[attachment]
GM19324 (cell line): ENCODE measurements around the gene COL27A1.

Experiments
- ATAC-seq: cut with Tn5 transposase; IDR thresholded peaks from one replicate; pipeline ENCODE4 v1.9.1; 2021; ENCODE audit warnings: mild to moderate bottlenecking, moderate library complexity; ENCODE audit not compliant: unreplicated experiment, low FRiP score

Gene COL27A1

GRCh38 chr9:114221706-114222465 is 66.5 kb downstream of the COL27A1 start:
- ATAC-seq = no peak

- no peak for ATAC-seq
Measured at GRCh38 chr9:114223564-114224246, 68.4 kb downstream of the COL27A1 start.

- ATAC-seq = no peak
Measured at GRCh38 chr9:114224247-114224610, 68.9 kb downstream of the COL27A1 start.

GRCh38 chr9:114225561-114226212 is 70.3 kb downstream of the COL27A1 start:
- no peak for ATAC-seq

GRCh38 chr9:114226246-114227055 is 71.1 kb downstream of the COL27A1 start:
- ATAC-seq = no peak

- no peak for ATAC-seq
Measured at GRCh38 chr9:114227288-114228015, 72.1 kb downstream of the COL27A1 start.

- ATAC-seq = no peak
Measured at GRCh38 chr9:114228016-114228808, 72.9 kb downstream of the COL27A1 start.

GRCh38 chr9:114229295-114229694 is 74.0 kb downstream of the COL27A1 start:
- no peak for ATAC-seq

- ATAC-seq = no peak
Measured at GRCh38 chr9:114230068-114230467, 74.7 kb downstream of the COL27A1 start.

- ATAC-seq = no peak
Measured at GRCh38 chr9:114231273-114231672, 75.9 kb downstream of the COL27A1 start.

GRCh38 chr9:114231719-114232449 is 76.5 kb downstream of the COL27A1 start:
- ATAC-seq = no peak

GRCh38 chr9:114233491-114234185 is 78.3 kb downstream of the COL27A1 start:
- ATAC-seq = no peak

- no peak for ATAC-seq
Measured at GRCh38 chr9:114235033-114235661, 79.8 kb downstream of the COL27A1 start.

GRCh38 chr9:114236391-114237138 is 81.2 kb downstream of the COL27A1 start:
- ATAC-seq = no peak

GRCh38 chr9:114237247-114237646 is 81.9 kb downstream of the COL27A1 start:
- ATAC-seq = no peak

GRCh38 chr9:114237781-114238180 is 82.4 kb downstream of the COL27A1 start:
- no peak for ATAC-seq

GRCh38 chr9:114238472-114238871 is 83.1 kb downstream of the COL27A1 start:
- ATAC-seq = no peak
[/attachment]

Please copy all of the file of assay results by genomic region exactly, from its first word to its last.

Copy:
GM19324 (cell line): ENCODE measurements around the gene COL27A1.

Experiments
- ATAC-seq: cut with Tn5 transposase; IDR thresholded peaks from one replicate; pipeline ENCODE4 v1.9.1; 2021; ENCODE audit warnings: mild to moderate bottlenecking, moderate library complexity; ENCODE audit not compliant: unreplicated experiment, low FRiP score

Gene COL27A1

GRCh38 chr9:114221706-114222465 is 66.5 kb downstream of the COL27A1 start:
- ATAC-seq = no peak

- no peak for ATAC-seq
Measured at GRCh38 chr9:114223564-114224246, 68.4 kb downstream of the COL27A1 start.

- ATAC-seq = no peak
Measured at GRCh38 chr9:114224247-114224610, 68.9 kb downstream of the COL27A1 start.

GRCh38 chr9:114225561-114226212 is 70.3 kb downstream of the COL27A1 start:
- no peak for ATAC-seq

GRCh38 chr9:114226246-114227055 is 71.1 kb downstream of the COL27A1 start:
- ATAC-seq = no peak

- no peak for ATAC-seq
Measured at GRCh38 chr9:114227288-114228015, 72.1 kb downstream of the COL27A1 start.

- ATAC-seq = no peak
Measured at GRCh38 chr9:114228016-114228808, 72.9 kb downstream of the COL27A1 start.

GRCh38 chr9:114229295-114229694 is 74.0 kb downstream of the COL27A1 start:
- no peak for ATAC-seq

- ATAC-seq = no peak
Measured at GRCh38 chr9:114230068-114230467, 74.7 kb downstream of the COL27A1 start.

- ATAC-seq = no peak
Measured at GRCh38 chr9:114231273-114231672, 75.9 kb downstream of the COL27A1 start.

GRCh38 chr9:114231719-114232449 is 76.5 kb downstream of the COL27A1 start:
- ATAC-seq = no peak

GRCh38 chr9:114233491-114234185 is 78.3 kb downstream of the COL27A1 start:
- ATAC-seq = no peak

- no peak for ATAC-seq
Measured at GRCh38 chr9:114235033-114235661, 79.8 kb downstream of the COL27A1 start.

GRCh38 chr9:114236391-114237138 is 81.2 kb downstream of the COL27A1 start:
- ATAC-seq = no peak

GRCh38 chr9:114237247-114237646 is 81.9 kb downstream of the COL27A1 start:
- ATAC-seq = no peak

GRCh38 chr9:114237781-114238180 is 82.4 kb downstream of the COL27A1 start:
- no peak for ATAC-seq

GRCh38 chr9:114238472-114238871 is 83.1 kb downstream of the COL27A1 start:
- ATAC-seq = no peak